In this world of Photoshop and other image-altering tools, what you see is not necessarily what you get. Once the absolute harbinger of truth, we’re all now learning to be just a little bit suspect, one doctored photo after another.
Take the many fake Abu Ghraib photos out there. Or, better yet, the British lefty publication, The Daily Mirror, choosing to run before checking hoax pictures of British troops relieving themselves on and abusing with rifles Iraqi detainees.
Suffice it to say that the editor has been asked to step down for so eagerly awaiting the publication of the pictures.
And who can forget the famous John Kerry photo depicting him up on a stage with Jane Fonda in his anti-Vietnam years. Even the New York Times discussed it.
But what about that cover photo from the LA Times that combined two different photos to make the photographed soldier seem more aggressive.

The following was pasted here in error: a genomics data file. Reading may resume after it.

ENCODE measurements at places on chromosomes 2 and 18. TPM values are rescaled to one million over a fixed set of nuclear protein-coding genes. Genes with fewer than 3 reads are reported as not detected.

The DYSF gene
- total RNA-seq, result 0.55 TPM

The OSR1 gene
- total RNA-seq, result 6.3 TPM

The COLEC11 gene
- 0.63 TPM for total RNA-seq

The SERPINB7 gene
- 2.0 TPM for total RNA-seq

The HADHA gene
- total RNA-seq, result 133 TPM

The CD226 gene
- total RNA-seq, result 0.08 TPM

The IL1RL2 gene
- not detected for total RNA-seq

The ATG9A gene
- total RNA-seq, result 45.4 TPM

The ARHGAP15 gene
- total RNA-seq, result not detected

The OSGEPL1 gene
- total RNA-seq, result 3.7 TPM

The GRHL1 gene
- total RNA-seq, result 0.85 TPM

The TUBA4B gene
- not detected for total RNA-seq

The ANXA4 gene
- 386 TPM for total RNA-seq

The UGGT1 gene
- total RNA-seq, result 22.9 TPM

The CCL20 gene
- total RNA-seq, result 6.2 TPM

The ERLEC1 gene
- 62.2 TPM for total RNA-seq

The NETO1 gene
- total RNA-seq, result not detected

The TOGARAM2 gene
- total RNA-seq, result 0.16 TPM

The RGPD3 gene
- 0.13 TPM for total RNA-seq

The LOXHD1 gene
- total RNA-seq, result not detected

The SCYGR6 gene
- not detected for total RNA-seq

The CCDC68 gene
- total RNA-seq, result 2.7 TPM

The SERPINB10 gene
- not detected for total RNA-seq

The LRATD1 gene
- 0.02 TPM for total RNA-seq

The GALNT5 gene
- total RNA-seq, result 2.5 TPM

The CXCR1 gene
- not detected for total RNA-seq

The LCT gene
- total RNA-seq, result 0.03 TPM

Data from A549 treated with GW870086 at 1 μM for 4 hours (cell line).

After discovering the change, the photographer was dismissed.
Back to Abu Ghraib, the Boston Globe is now apologizing for fake photos that passed editorial muster depicting U.S. soldiers raping Iraqi women.
Or what about the one with an American soldier posing next to Iraqi children holding a sign. The sign’s real, but the words aren’t. The most popular fake of this reads, “Lance Cpl. Boudreaux killed my dad, then knocked up my sister.” Hell, there’s even a Web site that allows you to compose your own sign message.
Another one states, “Your mother deserved to die for letting you live and not killing you when she had a chance.”
So what is an untrusting public to do? Disbelieve everything? Believe me, we’re starting to get there. Well, maybe we just tend to believe things that fit our ideological perspectives just a little bit more.